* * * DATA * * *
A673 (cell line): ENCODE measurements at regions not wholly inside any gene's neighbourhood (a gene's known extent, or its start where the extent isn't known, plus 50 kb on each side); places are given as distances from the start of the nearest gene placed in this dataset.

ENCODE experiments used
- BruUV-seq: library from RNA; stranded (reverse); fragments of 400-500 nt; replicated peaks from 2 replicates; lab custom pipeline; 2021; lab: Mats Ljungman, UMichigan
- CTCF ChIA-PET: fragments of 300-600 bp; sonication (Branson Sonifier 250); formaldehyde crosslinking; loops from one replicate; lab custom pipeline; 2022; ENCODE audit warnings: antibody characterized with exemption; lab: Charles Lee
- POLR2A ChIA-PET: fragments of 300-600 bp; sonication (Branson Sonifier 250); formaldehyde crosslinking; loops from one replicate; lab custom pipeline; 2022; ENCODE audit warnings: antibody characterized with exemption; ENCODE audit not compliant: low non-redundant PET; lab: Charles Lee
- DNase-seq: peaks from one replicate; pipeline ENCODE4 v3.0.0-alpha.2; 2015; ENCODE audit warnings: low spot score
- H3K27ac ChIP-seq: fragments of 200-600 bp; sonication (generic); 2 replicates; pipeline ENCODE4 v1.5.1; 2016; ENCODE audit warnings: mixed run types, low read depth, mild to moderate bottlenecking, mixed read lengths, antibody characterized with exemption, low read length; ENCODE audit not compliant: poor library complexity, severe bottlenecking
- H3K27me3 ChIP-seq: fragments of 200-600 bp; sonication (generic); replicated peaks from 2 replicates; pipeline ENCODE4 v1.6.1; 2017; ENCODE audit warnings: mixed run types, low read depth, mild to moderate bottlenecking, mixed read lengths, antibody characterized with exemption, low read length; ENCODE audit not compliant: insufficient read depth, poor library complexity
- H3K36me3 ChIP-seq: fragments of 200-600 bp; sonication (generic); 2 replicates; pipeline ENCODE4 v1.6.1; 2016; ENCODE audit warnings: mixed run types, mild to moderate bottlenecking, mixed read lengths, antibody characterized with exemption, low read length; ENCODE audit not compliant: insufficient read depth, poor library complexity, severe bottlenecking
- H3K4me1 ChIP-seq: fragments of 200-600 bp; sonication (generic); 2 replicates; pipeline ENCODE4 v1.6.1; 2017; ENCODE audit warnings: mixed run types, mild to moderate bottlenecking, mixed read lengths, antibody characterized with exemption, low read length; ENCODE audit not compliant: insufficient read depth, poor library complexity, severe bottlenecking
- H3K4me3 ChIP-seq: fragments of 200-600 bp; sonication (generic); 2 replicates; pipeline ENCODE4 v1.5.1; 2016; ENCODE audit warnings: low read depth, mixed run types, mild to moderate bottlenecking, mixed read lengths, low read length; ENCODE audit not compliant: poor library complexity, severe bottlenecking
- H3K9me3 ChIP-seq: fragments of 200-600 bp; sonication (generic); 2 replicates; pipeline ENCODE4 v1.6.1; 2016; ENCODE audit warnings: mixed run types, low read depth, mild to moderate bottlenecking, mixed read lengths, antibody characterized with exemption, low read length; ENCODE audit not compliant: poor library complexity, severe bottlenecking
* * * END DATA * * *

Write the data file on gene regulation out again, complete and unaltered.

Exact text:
A673 (cell line): ENCODE measurements at regions not wholly inside any gene's neighbourhood (a gene's known extent, or its start where the extent isn't known, plus 50 kb on each side); places are given as distances from the start of the nearest gene placed in this dataset.

ENCODE experiments used
- BruUV-seq: library from RNA; stranded (reverse); fragments of 400-500 nt; replicated peaks from 2 replicates; lab custom pipeline; 2021; lab: Mats Ljungman, UMichigan
- CTCF ChIA-PET: fragments of 300-600 bp; sonication (Branson Sonifier 250); formaldehyde crosslinking; loops from one replicate; lab custom pipeline; 2022; ENCODE audit warnings: antibody characterized with exemption; lab: Charles Lee
- POLR2A ChIA-PET: fragments of 300-600 bp; sonication (Branson Sonifier 250); formaldehyde crosslinking; loops from one replicate; lab custom pipeline; 2022; ENCODE audit warnings: antibody characterized with exemption; ENCODE audit not compliant: low non-redundant PET; lab: Charles Lee
- DNase-seq: peaks from one replicate; pipeline ENCODE4 v3.0.0-alpha.2; 2015; ENCODE audit warnings: low spot score
- H3K27ac ChIP-seq: fragments of 200-600 bp; sonication (generic); 2 replicates; pipeline ENCODE4 v1.5.1; 2016; ENCODE audit warnings: mixed run types, low read depth, mild to moderate bottlenecking, mixed read lengths, antibody characterized with exemption, low read length; ENCODE audit not compliant: poor library complexity, severe bottlenecking
- H3K27me3 ChIP-seq: fragments of 200-600 bp; sonication (generic); replicated peaks from 2 replicates; pipeline ENCODE4 v1.6.1; 2017; ENCODE audit warnings: mixed run types, low read depth, mild to moderate bottlenecking, mixed read lengths, antibody characterized with exemption, low read length; ENCODE audit not compliant: insufficient read depth, poor library complexity
- H3K36me3 ChIP-seq: fragments of 200-600 bp; sonication (generic); 2 replicates; pipeline ENCODE4 v1.6.1; 2016; ENCODE audit warnings: mixed run types, mild to moderate bottlenecking, mixed read lengths, antibody characterized with exemption, low read length; ENCODE audit not compliant: insufficient read depth, poor library complexity, severe bottlenecking
- H3K4me1 ChIP-seq: fragments of 200-600 bp; sonication (generic); 2 replicates; pipeline ENCODE4 v1.6.1; 2017; ENCODE audit warnings: mixed run types, mild to moderate bottlenecking, mixed read lengths, antibody characterized with exemption, low read length; ENCODE audit not compliant: insufficient read depth, poor library complexity, severe bottlenecking
- H3K4me3 ChIP-seq: fragments of 200-600 bp; sonication (generic); 2 replicates; pipeline ENCODE4 v1.5.1; 2016; ENCODE audit warnings: low read depth, mixed run types, mild to moderate bottlenecking, mixed read lengths, low read length; ENCODE audit not compliant: poor library complexity, severe bottlenecking
- H3K9me3 ChIP-seq: fragments of 200-600 bp; sonication (generic); 2 replicates; pipeline ENCODE4 v1.6.1; 2016; ENCODE audit warnings: mixed run types, low read depth, mild to moderate bottlenecking, mixed read lengths, antibody characterized with exemption, low read length; ENCODE audit not compliant: poor library complexity, severe bottlenecking